The title of this blog post, "The More You Bleed in Training, The Less You Bleed in War", is meant as a metaphor towards your training and the daily grind of life.
The following post references a lot of Stew Smith's arctice, "Mental Toughness."
Mental toughness has many definitions and is not limited to athletic performance and pain tolerance. Many men and women in our lives can be defined as "mentally tough." From the 85 year old gardener, or the senior manager, who it seemed never had a bad day. Much of mental toughness is simply attitude and self esteem.
Philosophies on mental toughness vary across many spectrums but Stew's way is simply a catalyst he used to graduate SEAL training more than fifteen years ago. He believes in athletics that through tough workouts you will build mental toughness. Your body will start to buffer lactate better IF given the stimulus to do so - meaning we will physically adapt to get in better shape and our muscles will fail later and later and later until you can surpass perceived limitations.
Mental toughness requires tough conditioning, but there is a fine line between pain and injury, of course. You really have to pay attention to your body to know what your pain tolerance is and how you can endure it longer. But once again pain is not injury, knowing how far to push yourself is key.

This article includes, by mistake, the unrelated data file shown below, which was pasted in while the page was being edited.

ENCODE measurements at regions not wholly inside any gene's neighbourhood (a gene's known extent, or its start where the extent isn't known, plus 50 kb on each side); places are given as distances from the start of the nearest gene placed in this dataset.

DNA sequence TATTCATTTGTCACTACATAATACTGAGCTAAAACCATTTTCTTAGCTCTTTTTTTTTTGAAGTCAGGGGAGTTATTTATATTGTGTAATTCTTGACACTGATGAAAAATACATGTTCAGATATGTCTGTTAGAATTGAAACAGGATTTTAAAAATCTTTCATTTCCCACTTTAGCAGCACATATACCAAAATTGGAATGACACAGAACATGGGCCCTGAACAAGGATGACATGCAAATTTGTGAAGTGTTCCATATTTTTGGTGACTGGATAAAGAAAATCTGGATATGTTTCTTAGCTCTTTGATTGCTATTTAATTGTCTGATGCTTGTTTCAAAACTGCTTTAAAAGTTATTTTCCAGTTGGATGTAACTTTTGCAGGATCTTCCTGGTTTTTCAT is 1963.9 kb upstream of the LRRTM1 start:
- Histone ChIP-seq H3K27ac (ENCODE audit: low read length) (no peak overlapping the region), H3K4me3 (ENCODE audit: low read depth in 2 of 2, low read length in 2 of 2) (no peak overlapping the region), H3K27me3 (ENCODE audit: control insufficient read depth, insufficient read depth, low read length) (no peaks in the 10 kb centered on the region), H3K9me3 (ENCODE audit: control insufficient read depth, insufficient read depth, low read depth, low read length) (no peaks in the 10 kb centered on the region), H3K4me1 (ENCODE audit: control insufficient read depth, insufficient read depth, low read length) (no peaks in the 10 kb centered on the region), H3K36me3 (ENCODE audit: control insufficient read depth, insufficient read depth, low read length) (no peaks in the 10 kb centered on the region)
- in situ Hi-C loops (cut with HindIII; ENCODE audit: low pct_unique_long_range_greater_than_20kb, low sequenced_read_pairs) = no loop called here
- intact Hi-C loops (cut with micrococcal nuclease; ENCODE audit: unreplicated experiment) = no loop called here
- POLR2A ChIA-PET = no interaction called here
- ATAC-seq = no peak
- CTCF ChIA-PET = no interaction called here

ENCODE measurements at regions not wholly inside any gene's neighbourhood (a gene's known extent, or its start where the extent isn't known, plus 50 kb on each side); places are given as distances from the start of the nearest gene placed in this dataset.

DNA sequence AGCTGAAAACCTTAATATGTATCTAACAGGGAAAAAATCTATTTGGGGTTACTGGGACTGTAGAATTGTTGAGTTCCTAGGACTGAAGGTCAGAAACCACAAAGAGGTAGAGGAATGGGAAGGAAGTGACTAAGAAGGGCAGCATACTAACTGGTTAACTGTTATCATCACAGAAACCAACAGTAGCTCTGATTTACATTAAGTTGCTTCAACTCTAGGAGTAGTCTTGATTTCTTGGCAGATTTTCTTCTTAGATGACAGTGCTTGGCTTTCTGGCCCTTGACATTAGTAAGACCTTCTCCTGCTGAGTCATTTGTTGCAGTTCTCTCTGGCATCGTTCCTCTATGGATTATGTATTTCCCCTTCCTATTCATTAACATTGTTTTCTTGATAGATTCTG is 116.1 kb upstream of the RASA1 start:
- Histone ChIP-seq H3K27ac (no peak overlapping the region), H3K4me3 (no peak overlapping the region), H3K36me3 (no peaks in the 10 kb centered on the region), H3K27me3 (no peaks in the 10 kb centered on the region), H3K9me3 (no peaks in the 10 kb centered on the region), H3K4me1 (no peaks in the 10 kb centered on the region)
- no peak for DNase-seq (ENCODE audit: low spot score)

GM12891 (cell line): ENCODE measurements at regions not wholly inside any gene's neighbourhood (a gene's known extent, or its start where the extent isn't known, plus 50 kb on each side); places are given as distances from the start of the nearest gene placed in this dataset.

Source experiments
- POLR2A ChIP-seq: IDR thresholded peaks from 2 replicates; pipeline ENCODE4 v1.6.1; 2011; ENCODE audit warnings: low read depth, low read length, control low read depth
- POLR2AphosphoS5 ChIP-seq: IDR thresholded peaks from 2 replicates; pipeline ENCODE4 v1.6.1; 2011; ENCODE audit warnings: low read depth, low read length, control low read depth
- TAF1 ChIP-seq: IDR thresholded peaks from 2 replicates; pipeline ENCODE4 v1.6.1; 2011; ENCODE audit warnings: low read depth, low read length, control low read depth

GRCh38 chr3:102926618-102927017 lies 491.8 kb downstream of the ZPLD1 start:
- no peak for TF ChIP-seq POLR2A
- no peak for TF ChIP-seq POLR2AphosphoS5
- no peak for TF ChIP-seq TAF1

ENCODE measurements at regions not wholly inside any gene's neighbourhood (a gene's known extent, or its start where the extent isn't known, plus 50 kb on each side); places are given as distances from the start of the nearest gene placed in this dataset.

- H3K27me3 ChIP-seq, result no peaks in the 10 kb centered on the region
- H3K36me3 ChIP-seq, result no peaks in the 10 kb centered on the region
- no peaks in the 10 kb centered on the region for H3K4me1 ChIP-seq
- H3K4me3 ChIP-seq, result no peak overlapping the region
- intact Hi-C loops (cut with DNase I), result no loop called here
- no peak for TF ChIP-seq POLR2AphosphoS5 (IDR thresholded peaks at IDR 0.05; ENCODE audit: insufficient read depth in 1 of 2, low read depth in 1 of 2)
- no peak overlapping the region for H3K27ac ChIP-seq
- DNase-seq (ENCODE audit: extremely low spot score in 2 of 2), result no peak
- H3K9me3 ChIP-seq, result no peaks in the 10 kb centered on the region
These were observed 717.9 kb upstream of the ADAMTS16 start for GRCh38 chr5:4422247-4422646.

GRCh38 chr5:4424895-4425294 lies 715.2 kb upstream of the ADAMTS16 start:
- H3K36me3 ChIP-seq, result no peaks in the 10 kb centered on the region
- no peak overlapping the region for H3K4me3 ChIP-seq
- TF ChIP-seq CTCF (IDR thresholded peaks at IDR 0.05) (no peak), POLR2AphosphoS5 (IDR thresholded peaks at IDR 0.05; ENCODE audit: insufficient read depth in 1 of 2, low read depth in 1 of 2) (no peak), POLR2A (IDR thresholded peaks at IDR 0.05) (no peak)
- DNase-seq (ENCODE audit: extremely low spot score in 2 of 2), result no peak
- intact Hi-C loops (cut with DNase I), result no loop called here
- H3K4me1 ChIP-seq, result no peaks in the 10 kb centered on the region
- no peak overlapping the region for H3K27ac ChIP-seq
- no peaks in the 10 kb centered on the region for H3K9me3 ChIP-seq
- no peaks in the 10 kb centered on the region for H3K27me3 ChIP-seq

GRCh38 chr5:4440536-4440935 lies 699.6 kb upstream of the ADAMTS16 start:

After a tough workout the next day you will feel like carp and you have to WILL yourself to workout again. That too is mental toughness. Persistence and determination are all factors as well.
I am of the personal belief that through tough physical training, proper mindset, and a high level of maturity that mental toughness is born.
The key is to - ARRIVE READY TO COMPETE, NOT MERELY SURVIVE.
In your journey to find mental toughness remember to train hard, but smart. Rehab is a long and slow process that will delay your efforts significantly.
- Colton Buege